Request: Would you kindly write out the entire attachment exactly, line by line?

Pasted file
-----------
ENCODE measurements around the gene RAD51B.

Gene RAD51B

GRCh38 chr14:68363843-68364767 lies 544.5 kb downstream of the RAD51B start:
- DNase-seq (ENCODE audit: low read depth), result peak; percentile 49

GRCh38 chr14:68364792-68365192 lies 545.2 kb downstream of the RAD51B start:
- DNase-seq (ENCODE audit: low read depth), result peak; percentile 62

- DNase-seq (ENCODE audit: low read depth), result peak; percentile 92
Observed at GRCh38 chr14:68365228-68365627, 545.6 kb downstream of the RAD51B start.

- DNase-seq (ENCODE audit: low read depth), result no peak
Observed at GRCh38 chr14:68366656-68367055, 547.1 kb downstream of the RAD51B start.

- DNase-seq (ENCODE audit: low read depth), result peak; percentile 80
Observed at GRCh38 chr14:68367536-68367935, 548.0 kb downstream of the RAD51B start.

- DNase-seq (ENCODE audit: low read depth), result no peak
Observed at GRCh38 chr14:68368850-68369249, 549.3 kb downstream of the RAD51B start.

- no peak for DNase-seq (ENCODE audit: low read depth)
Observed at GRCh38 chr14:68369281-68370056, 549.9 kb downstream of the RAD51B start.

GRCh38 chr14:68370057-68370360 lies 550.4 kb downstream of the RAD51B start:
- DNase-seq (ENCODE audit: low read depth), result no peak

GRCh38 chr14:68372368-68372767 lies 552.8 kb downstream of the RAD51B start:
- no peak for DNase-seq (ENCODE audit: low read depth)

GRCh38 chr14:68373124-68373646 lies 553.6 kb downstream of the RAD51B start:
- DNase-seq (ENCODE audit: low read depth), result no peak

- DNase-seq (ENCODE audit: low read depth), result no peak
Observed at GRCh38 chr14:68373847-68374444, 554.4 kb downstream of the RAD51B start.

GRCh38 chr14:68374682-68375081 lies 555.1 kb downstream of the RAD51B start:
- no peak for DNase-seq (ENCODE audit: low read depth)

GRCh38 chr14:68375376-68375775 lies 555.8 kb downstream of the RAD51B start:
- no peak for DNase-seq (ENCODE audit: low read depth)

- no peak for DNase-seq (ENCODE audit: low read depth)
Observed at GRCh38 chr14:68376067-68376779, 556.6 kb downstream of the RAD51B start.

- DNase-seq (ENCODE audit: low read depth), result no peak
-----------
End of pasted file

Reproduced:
ENCODE measurements around the gene RAD51B.

Gene RAD51B

GRCh38 chr14:68363843-68364767 lies 544.5 kb downstream of the RAD51B start:
- DNase-seq (ENCODE audit: low read depth), result peak; percentile 49

GRCh38 chr14:68364792-68365192 lies 545.2 kb downstream of the RAD51B start:
- DNase-seq (ENCODE audit: low read depth), result peak; percentile 62

- DNase-seq (ENCODE audit: low read depth), result peak; percentile 92
Observed at GRCh38 chr14:68365228-68365627, 545.6 kb downstream of the RAD51B start.

- DNase-seq (ENCODE audit: low read depth), result no peak
Observed at GRCh38 chr14:68366656-68367055, 547.1 kb downstream of the RAD51B start.

- DNase-seq (ENCODE audit: low read depth), result peak; percentile 80
Observed at GRCh38 chr14:68367536-68367935, 548.0 kb downstream of the RAD51B start.

- DNase-seq (ENCODE audit: low read depth), result no peak
Observed at GRCh38 chr14:68368850-68369249, 549.3 kb downstream of the RAD51B start.

- no peak for DNase-seq (ENCODE audit: low read depth)
Observed at GRCh38 chr14:68369281-68370056, 549.9 kb downstream of the RAD51B start.

GRCh38 chr14:68370057-68370360 lies 550.4 kb downstream of the RAD51B start:
- DNase-seq (ENCODE audit: low read depth), result no peak

GRCh38 chr14:68372368-68372767 lies 552.8 kb downstream of the RAD51B start:
- no peak for DNase-seq (ENCODE audit: low read depth)

GRCh38 chr14:68373124-68373646 lies 553.6 kb downstream of the RAD51B start:
- DNase-seq (ENCODE audit: low read depth), result no peak

- DNase-seq (ENCODE audit: low read depth), result no peak
Observed at GRCh38 chr14:68373847-68374444, 554.4 kb downstream of the RAD51B start.

GRCh38 chr14:68374682-68375081 lies 555.1 kb downstream of the RAD51B start:
- no peak for DNase-seq (ENCODE audit: low read depth)

GRCh38 chr14:68375376-68375775 lies 555.8 kb downstream of the RAD51B start:
- no peak for DNase-seq (ENCODE audit: low read depth)

- no peak for DNase-seq (ENCODE audit: low read depth)
Observed at GRCh38 chr14:68376067-68376779, 556.6 kb downstream of the RAD51B start.

- DNase-seq (ENCODE audit: low read depth), result no peak